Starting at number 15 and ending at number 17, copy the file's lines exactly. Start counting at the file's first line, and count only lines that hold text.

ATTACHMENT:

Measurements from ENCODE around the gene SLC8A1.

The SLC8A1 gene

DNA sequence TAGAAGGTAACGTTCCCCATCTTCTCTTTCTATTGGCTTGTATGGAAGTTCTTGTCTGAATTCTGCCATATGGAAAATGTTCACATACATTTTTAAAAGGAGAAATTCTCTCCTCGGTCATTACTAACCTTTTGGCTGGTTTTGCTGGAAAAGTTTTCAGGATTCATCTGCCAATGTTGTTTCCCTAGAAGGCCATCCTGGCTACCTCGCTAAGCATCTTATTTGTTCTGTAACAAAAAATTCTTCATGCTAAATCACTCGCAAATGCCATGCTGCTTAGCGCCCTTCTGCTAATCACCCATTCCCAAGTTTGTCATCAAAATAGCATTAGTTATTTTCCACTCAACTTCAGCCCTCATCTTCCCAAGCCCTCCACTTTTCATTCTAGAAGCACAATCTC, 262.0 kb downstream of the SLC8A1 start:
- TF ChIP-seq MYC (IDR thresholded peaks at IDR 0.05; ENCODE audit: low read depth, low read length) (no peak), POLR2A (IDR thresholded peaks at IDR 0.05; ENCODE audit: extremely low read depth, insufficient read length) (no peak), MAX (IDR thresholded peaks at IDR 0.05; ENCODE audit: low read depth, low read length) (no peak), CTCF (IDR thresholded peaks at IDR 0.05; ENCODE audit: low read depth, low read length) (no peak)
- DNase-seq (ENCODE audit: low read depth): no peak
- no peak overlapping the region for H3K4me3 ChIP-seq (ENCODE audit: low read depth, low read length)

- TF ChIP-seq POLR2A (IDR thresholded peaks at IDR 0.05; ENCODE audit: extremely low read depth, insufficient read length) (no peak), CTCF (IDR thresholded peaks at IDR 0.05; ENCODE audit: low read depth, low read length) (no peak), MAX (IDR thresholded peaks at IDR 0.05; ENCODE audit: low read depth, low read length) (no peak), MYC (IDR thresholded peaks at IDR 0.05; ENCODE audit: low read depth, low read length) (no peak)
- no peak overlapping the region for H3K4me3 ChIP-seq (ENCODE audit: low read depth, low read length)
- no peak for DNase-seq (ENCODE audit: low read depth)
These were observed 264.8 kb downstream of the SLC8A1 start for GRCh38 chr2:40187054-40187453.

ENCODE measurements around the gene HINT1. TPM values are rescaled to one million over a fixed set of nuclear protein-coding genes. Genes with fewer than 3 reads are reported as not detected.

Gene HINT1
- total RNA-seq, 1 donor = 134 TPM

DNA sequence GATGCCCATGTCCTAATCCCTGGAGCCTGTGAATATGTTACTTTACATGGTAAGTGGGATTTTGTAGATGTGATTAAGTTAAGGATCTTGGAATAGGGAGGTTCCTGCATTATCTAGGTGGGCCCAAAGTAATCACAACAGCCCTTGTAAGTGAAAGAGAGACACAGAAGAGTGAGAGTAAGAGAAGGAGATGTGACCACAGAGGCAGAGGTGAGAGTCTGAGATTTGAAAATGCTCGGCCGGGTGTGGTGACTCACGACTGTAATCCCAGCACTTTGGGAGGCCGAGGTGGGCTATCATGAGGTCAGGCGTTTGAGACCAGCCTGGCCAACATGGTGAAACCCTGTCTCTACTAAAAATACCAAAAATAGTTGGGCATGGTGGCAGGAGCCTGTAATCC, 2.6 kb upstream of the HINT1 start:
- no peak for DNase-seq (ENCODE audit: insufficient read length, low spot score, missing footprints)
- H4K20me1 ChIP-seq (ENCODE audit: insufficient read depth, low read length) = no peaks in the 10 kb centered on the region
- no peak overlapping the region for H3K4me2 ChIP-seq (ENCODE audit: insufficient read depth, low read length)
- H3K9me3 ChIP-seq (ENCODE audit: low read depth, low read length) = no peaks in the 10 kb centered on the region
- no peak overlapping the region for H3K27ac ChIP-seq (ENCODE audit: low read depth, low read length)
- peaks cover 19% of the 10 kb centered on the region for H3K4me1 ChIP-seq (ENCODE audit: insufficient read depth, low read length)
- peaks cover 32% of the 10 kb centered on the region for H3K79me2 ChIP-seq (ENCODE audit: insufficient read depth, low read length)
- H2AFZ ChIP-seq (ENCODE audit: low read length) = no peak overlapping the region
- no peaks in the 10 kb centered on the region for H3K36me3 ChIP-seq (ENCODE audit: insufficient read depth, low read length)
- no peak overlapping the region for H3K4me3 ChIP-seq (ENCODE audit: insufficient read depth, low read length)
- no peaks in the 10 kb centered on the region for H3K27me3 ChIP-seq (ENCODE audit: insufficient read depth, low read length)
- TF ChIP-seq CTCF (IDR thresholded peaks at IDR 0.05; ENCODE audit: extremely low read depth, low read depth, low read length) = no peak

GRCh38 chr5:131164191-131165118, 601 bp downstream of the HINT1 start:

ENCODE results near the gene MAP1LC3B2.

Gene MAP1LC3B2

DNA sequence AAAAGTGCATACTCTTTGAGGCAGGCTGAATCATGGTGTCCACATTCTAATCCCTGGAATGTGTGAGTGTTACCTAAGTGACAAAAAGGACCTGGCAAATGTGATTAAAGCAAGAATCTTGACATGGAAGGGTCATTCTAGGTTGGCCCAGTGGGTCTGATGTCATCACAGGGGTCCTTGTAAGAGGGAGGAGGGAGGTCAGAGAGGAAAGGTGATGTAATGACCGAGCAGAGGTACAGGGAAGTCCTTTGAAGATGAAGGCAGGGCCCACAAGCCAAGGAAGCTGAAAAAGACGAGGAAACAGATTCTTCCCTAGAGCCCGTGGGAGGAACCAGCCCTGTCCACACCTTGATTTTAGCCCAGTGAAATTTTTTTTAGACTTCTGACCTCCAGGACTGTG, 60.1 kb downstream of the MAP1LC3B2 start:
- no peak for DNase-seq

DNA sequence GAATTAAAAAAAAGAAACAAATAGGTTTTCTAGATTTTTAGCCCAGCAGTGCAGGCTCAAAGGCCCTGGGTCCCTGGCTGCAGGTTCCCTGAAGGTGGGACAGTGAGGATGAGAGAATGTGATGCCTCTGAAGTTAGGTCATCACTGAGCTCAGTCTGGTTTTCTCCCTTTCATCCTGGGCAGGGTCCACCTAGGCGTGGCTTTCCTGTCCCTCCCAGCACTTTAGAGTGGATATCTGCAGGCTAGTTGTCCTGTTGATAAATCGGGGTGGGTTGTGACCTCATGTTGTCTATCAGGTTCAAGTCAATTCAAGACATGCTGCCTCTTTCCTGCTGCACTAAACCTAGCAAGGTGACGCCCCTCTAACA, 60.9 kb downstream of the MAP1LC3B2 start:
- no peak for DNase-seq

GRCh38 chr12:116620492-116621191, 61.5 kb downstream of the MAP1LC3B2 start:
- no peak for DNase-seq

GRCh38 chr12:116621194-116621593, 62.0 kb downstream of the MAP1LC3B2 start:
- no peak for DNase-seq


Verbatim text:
- no peak for DNase-seq (ENCODE audit: insufficient read length, low spot score, missing footprints)
- H4K20me1 ChIP-seq (ENCODE audit: insufficient read depth, low read length) = no peaks in the 10 kb centered on the region
- no peak overlapping the region for H3K4me2 ChIP-seq (ENCODE audit: insufficient read depth, low read length)